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Like us. It’s our turn in the branches. I imagine grand garden parties, theirs and ours. With soft fairy lights, and socialites tipsy on juleps or gimlets, a la Gatsby. I picture hot orange campfires licking at the night sky, pheasants golden on the grill, long-winded toasts and promises to do it all over again, sooner than later. Then and now.
We are learning a lot in this new relationship with our home. The now-predictable post-midnight clangs and pings of the old rads no longer give us a synchronized stroke. The lay of the bedrock in the basement is becoming familiar—I have all the potholes mapped out. (But, there will always be a token whack of the head every other time I go down into the far recesses of the basement—a reminder that I’m not 5’5).

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I love that we’ve become part of such a story. That we’re sharing turf with a stone mason and his steeds. We’re becoming quite intimate with our blind date of a house. It only took us one visit to want to make the commitment.
And, now we commit to the storied past and a remarkable future in tandem.

Categories: Home Sweet Home, Polyblogs in a Jar | Tags: , , , , | 1 Comment

The Good, Clean Country Life

I feel like I’ve been a participant in an experimental urban detox plan.

Trailed by our moving truck, Kim and I drove out of Toronto on the frosty morn of January 24th and haven’t been back since. A few weeks before the move I had drawn up an extensive list of necessities. I would definitely have to subscribe to Toronto Life and The Grid.  I doubled up on Jimmy’s Coffee beans with reassuring plots of how I could get city friends to visit and bring bean cartel. But, where would I rent my indie movies without Queen Video a block away? Where was my Bloor Hot Docs cinema equivalent to be found? Were there any Vietnamese Bahn Mi subs to be found in the 519 area code?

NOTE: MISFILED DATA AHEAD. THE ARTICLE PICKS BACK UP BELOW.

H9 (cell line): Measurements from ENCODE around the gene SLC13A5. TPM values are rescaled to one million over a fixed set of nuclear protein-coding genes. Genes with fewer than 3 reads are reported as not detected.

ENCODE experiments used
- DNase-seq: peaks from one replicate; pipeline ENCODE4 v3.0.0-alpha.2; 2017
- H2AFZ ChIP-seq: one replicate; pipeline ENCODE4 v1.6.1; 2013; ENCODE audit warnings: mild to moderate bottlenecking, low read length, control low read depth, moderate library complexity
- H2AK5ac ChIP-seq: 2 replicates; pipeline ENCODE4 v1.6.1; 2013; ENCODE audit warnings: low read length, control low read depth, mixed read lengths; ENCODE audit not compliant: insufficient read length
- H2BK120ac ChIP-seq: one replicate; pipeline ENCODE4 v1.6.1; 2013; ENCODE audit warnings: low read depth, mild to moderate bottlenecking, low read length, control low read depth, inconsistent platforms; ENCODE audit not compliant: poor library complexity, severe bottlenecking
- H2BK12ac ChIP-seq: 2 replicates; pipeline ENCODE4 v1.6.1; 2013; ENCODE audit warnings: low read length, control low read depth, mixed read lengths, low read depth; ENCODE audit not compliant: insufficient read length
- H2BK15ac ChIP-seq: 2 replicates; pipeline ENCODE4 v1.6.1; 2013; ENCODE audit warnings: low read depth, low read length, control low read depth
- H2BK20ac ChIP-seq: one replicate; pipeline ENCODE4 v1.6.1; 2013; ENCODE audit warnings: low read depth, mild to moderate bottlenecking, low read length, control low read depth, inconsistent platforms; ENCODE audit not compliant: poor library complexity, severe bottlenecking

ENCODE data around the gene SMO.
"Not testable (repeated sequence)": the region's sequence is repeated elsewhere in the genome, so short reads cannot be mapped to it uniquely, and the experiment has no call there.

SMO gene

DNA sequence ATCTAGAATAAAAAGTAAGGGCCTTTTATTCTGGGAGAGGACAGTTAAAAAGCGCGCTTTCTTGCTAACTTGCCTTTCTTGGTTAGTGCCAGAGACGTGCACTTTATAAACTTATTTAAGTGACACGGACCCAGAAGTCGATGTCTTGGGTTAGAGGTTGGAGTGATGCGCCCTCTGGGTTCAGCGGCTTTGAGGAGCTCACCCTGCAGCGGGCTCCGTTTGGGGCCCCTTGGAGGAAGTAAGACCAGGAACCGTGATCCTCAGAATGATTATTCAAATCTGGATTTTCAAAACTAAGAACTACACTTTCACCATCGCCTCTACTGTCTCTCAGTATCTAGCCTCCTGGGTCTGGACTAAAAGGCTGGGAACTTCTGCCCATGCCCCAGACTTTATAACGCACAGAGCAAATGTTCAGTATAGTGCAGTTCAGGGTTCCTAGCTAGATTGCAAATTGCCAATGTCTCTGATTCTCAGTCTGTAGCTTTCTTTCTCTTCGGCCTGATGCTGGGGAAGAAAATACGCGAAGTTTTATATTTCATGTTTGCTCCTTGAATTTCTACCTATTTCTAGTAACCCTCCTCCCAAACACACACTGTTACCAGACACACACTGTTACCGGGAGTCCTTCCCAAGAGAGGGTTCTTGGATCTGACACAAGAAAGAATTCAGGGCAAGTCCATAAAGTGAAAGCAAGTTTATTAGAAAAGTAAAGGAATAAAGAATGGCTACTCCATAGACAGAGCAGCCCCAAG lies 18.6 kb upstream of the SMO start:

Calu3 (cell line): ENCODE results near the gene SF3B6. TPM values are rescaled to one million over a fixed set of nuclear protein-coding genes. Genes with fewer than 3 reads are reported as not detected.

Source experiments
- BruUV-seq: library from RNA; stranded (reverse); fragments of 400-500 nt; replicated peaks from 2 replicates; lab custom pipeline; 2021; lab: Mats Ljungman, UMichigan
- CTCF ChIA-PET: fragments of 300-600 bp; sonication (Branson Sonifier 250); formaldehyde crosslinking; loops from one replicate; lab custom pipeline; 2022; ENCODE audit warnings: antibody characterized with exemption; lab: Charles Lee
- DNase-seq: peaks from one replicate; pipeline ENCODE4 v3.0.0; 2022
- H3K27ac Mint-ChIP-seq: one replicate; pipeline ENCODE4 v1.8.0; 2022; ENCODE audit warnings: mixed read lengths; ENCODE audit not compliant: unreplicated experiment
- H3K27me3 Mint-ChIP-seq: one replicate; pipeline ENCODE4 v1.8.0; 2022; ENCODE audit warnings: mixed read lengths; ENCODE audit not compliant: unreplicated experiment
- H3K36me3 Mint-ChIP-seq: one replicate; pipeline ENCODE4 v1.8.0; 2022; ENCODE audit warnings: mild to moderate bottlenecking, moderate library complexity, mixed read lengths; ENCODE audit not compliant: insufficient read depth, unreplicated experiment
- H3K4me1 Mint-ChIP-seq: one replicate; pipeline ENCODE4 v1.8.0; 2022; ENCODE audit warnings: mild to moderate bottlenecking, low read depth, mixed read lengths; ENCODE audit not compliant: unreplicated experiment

I knew I would miss elements of the city, because, it’s simply unnatural to not miss a place.  Despite all my whining about being rained on every day on the west coast, part of me misses the intensely heady smell of wet cedar that permeates the air. Oh, and that coconut curry stew at the Thai hole-in-the-wall on South Fraser Way that I can no longer remember the name of. Places should leave indelible marks.

I don’t miss Toronto in the proportions I thought I would though. In fact, I find myself living a more cohesive lifestyle in Galt. The list of what I don’t miss escalates. In an email to my friend Suzanne, I shared my quiet thrills—like watching the movement of the full moon through the silhouette of our black walnut trees in the backyard. Just months ago I had no moon view. From my basement apartment I had a clear knee-high view of pedestrians and the local bottle collectors rooting through the recycling bins parked outside my window.

065Here, we have front row seats to unbridled nature. The path behind our house connects to the Grand Trunk Trail which winds along the river to my workplace, Langdon Hall Country Hotel & Spa. Though my commute has doubled to a 16 km route on foot, there is a delicious pleasure in walking along the Blair road and spotting eight deer and passing by wetlands vibrating with spring peepers and red winged blackbirds. The chatter of chickadees is the best noise pollution around.

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As of late, my morning commute has involved dodging nesting Canadian geese. Vocal and hissing, the male is not so pleased that my path crosses his. But, this is a far cry from downtown crackhead encounters, oblivious texting-obsessed pedestrians and dodging piles of post-nightclub barf on King street sidewalks.